You want to invest and you’re a first time investor. However, you’re thinking of how to start your investment journey such that it gives you a good start and a significant corpus after a period of time. For all such first time investors, this article will explain where should a first time investor invest?
Fixed Income Instruments | Where should a first time investor invest?
This is an investment option which is suitable for all the first time investors. Fixed income instruments are debt instruments. They offer pre-determined interest rates to the investors. Investors receive the total amount raised through fixed income instruments from the issuing entity or bank after a specific period of time. This is known as the maturity period.
Early investing is always advised. However, there’s caution as investing in any schemes requires a complete knowledge of the scheme you’re investing. You need to consider various factors like risk and return to calculate the returns you will be getting in a period of time. The returns from equity schemes like the share market are not fixed and depend on market scenario. Therefore, share market is subject to high risk.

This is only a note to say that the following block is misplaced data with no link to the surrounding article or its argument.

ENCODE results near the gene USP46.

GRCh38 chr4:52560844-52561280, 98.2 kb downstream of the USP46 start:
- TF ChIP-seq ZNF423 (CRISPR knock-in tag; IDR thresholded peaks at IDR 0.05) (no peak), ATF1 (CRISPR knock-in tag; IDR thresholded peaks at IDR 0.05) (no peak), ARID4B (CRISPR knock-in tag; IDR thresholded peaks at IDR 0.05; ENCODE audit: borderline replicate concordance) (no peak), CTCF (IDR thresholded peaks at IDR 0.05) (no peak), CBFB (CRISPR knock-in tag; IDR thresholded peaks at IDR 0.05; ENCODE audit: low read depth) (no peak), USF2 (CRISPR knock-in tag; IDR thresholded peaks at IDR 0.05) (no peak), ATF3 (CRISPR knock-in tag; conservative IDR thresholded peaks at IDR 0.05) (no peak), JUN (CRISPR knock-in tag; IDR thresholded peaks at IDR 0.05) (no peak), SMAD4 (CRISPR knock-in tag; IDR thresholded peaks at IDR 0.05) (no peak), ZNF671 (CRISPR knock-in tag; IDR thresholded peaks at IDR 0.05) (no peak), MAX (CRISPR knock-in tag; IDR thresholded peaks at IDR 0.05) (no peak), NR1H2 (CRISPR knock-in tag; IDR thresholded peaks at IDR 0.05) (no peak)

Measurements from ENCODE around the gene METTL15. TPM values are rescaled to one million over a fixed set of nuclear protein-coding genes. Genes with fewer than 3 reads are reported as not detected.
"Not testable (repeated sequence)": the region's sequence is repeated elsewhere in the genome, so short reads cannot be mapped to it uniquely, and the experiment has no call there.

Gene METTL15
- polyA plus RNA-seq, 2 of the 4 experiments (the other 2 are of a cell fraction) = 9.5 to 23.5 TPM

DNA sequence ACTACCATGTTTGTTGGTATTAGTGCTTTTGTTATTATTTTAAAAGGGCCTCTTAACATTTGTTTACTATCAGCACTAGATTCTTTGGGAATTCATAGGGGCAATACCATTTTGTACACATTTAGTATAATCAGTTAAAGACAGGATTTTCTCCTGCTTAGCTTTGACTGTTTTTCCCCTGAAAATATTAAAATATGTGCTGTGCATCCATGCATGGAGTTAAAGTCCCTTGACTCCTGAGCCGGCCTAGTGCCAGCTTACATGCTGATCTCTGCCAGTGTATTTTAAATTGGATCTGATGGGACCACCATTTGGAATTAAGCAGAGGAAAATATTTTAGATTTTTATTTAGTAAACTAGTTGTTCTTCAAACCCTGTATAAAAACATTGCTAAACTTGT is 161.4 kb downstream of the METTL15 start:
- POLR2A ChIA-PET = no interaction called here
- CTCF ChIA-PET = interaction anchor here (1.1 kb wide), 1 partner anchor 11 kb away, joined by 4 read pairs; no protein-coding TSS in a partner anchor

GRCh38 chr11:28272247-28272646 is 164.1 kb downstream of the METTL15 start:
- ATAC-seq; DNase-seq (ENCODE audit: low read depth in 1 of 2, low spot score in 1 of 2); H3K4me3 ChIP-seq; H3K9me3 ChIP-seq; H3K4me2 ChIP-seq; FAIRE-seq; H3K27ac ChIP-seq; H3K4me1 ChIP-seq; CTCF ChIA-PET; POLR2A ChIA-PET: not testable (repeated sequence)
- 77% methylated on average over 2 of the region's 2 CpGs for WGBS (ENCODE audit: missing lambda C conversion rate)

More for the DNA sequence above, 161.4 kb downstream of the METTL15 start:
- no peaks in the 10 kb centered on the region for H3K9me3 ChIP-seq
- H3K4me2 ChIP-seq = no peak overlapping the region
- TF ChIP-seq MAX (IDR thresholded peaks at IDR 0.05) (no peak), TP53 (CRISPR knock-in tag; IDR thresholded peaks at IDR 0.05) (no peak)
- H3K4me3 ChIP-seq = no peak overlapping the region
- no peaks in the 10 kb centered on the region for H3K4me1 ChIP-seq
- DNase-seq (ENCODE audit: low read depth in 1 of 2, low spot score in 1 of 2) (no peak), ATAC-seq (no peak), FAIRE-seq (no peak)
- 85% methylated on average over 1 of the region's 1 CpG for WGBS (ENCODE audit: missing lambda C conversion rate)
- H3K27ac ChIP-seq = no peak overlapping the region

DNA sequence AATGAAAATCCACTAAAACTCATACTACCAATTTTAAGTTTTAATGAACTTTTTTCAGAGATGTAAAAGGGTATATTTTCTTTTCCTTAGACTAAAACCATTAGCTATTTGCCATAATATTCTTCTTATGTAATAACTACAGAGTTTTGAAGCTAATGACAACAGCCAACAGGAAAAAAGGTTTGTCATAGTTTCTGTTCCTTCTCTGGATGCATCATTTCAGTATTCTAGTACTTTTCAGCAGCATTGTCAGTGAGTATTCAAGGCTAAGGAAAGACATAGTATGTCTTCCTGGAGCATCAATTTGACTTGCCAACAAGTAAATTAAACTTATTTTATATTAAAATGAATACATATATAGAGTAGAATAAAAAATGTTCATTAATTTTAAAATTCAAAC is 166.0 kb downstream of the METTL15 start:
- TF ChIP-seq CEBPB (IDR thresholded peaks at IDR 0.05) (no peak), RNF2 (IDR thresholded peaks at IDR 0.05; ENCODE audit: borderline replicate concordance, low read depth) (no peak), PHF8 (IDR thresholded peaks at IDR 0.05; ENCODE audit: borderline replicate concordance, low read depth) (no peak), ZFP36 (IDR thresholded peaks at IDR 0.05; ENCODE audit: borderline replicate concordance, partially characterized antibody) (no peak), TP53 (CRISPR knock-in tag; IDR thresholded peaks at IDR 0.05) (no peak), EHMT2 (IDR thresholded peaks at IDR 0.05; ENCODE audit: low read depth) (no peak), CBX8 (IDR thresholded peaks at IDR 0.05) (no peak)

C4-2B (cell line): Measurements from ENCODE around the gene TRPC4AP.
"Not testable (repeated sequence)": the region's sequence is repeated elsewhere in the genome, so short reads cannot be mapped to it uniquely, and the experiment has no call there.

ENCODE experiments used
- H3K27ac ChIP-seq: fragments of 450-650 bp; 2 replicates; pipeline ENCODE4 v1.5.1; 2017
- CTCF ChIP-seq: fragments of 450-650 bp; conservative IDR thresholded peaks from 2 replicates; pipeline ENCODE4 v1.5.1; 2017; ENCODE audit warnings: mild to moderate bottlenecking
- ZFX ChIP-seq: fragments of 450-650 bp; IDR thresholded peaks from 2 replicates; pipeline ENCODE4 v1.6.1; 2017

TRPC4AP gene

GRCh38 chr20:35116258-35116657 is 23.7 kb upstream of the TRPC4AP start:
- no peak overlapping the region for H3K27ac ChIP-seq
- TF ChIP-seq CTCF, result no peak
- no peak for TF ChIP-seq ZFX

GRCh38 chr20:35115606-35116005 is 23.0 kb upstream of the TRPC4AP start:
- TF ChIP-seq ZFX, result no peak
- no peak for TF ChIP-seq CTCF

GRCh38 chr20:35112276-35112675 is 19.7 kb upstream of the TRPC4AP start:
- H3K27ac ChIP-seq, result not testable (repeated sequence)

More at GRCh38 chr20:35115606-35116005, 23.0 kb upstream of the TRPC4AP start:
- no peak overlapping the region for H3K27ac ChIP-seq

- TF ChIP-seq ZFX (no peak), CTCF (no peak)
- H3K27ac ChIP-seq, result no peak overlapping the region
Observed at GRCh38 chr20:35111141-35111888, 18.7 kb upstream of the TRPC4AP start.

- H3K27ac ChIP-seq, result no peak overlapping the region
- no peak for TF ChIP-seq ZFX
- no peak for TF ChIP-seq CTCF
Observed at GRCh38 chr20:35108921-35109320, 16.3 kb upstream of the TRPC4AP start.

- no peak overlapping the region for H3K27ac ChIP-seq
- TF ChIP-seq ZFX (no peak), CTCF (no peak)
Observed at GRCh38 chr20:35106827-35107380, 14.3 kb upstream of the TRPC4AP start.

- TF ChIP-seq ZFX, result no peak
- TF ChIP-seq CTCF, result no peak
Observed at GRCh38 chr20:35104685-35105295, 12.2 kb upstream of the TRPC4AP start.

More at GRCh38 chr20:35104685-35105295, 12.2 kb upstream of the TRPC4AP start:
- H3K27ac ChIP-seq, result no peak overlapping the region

Similarly, you need to look at the various available options & consider it carefully based on your situation. This will help you to invest in suitable options.
What’s your objective? Is building a sizeable corpus after a period of time to achieve certain goals?
If yes then fixed income instruments are the best options to invest especially for the first time investors who are assured of a fixed income.
Why not equities? | Where should a first time investor invest?
I am not saying you should not go for equities. However, as a first time investor you may not posses all the necessary knowledge of the equity schemes like stock market.
When you buy a stock you share ownership of the stock’s underlying firm. Stocks can give you higher return that fixed instruments. However, high risk is involved. The returns are based on market fluctuations. Therefore, you are not guaranteed of fixed returns or fixed income. Also, there’s a chance that you can lose all your investments if the stock market performs badly. This is not the case with fixed instruments where returns are fixed regardless of market performance.